World history Documents WORLD HISTORY DOCUMENTS includes 350 Primary Source Documents and Speeches written throughout the course of World History. From the Bible to Obama’s Nobel Acceptance Speech, this application covers the breadth and depth of world history. This progra
WORLD HISTORY DOCUMENTS includes 350 Primary Source Documents and Speeches written throughout the course of World History. From the Bible to Obama’s Nobel Acceptance Speech, this application covers the breadth and depth of world history. This progra
This unit will help you to identify and use information in Modern Languages, whether for your work, study or personal purposes. Experiment with some of the key resources in this subject area, and learn about the skills which will enable you to plan searches for information, so you can find what you are looking for more easily. Discover the meaning of information quality, and learn how to evaluate the information you come across. You will also be introduced to the many different ways of organisin
2.2 The Cain and Hopkins thesis
Britain was the first country to industrialise, and it acquired the largest empire ever during this same period. But its sphere of economic influence extended far beyond the boundaries of the formal British Empire. This unit focuses on the economics of empire, using a case study of one town, Dundee in eastern Scotland, to explore this huge topic.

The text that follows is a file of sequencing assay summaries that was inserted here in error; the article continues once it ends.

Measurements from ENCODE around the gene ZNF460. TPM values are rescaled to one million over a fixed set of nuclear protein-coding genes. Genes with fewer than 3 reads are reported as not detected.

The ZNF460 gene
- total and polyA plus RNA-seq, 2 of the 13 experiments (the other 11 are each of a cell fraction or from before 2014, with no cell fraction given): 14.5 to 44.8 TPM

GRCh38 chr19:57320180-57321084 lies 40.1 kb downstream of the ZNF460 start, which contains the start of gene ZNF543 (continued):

Accademia dei Lincei
A brief biography of Federico Cesi (1585-1630) and history of the Accademia dei Lincei
From Abacus to Circle Time: A Short History of the Primary School (BBC Radio 4 Documentary Series)
In anticipation of the final publication of the Cambridge Review of Primary Education, and ministerial response to the Rose Review of the Primary curriculum, BBC Radio 4 are presenting three programmes on the history of primary education.
Islam: An interview with John Voll
Islamic history professor John Voll discusses Islam and how we may better understand the religion.
Working Mothers -- a modern dilemma
Anthropologist Courtney Meehan discusses the theory of cooperative child rearing - using examples from her work with populations in the Congo basin. She shows how our current ideas about child rearing may be more of a "blip" in history than the evolutionary standard for humans worldwide.
Science in Focus: Energy Workshop 2: Force and Work
Scientists define energy as the ability to do work. In this session, see how work is defined in physics and examine how energy and work are related.,Interviews with everyday people on the street and scientists explore the scientific meaning of work and its relationship to energy.